Is the SAT relevant?

I find it quite odd that a key factor that colleges look at during the admissions process is your SAT score. Should SATs really be a determining factor in your academic future?

So you studied for months on end trying to learn all the material that will be covered in the SAT. All of that studying earned you a 1600, a perfect score. Sure, that looks fantastic on your college application. But why should it?

By achieving a perfect score on the SAT, you will be seen as very impressive to whoever is viewing your application. But why? Getting that 1600 shows nothing besides the fact that you can study well enough to complete a five hour long test that the College Board developed. Now, is studying a practical and necessary skill that will take you far in your educational career? Of course it is. But want to know a more practical and necessary skill that will prove to be even more fruitful? The idea of cognitive and creative freedom.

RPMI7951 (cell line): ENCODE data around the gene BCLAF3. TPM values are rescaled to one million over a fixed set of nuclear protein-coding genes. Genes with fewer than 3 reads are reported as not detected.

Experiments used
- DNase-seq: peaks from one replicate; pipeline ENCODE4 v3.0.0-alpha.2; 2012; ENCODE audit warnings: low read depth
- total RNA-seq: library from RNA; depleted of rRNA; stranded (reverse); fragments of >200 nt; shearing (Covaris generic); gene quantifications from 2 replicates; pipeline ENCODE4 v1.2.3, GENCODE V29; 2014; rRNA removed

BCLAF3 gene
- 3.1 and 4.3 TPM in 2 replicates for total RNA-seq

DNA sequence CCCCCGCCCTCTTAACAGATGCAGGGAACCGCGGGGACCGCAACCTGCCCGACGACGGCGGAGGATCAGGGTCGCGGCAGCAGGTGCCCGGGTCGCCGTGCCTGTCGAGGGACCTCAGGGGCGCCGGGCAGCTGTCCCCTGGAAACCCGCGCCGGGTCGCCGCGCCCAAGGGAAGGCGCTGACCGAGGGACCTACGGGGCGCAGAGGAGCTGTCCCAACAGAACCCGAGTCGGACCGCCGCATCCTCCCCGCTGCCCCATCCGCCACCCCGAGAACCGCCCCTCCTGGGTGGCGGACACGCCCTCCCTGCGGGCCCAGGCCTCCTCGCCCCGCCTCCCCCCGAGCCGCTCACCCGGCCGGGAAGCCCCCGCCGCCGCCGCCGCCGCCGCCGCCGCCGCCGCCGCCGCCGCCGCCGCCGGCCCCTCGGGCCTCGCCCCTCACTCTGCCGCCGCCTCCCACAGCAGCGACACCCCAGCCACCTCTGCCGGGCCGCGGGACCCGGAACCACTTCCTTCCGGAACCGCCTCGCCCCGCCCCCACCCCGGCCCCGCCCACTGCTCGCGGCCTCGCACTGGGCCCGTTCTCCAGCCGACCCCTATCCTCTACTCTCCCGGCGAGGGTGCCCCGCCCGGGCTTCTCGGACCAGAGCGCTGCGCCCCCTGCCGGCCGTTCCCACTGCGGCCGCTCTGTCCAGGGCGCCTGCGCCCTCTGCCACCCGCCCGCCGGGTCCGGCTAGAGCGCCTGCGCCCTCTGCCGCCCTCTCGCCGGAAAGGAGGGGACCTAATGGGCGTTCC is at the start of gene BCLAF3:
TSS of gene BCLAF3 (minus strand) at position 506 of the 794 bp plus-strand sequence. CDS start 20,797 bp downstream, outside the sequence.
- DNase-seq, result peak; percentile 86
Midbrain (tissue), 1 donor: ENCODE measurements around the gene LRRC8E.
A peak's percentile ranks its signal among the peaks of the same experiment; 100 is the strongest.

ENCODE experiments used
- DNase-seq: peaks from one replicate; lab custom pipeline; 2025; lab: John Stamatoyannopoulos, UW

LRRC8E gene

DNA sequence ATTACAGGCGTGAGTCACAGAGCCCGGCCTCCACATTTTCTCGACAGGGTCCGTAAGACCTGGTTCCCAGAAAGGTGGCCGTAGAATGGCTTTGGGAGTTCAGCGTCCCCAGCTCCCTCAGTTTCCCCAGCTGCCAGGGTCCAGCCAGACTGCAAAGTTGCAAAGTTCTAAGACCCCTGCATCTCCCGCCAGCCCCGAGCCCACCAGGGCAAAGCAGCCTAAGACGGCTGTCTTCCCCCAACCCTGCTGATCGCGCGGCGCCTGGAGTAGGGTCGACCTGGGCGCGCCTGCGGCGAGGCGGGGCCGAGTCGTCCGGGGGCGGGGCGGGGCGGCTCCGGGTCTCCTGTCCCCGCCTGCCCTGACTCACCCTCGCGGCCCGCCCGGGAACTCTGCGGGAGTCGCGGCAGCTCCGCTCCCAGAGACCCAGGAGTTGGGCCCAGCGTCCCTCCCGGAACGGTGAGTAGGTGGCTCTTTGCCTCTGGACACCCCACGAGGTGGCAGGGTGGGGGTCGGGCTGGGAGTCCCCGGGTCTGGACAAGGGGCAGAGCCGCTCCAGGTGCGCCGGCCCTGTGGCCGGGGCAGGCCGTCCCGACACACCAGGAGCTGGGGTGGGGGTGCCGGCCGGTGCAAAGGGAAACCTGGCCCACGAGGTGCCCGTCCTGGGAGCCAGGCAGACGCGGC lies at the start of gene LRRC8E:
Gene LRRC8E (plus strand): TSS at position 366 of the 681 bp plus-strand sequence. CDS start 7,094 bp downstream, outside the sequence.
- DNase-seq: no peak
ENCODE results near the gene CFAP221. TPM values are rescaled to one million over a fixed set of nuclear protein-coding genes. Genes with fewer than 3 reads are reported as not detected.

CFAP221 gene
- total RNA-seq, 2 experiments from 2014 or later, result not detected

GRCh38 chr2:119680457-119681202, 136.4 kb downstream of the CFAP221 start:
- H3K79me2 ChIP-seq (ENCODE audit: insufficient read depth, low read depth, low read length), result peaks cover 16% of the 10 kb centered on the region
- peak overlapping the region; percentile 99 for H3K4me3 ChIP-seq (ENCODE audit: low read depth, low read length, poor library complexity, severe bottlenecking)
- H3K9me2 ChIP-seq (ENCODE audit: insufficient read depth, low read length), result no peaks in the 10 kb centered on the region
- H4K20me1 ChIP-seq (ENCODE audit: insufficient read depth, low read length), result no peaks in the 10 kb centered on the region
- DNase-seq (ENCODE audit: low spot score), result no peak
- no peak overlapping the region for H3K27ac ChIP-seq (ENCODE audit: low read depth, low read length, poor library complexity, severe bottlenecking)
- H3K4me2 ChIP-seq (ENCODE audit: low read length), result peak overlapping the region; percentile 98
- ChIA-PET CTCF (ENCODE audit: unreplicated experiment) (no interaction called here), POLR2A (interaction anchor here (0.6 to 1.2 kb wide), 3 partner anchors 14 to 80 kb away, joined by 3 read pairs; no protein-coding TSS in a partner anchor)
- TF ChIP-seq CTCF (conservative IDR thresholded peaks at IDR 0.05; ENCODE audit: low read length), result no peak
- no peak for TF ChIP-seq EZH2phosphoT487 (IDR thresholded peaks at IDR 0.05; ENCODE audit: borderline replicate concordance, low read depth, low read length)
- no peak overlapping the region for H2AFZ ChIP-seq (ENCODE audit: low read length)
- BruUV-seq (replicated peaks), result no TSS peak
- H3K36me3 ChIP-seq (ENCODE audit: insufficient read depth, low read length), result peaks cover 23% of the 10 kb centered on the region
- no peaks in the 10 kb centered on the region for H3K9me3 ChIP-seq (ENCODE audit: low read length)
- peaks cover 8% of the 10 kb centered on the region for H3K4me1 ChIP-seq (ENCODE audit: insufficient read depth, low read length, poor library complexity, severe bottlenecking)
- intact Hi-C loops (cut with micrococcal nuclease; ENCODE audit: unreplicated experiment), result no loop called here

Who would you rather have as a future leader: Somebody who can articulate their thoughts freely and think for themselves? Or someone who was able to study a book for a few months and answer some questions correctly on an assessment?

I’m not saying that you shouldn’t strive to get a perfect SAT score; you should because our country’s academic system won’t allow you to go very far without that high score. What I am saying is that the SAT should not be the determining factor in your college career. Instead of an SAT, we should write essays free of a prompt. We should create our own mathematic questions.

We shouldn’t be confined to think only within the boundaries of the creators of this test. It simply makes no sense. If you were the one viewing two different college applications: Would you rather take the student who got a good score on a test that they can study for? Or the student who knows how to think for themselves and be cognitively free?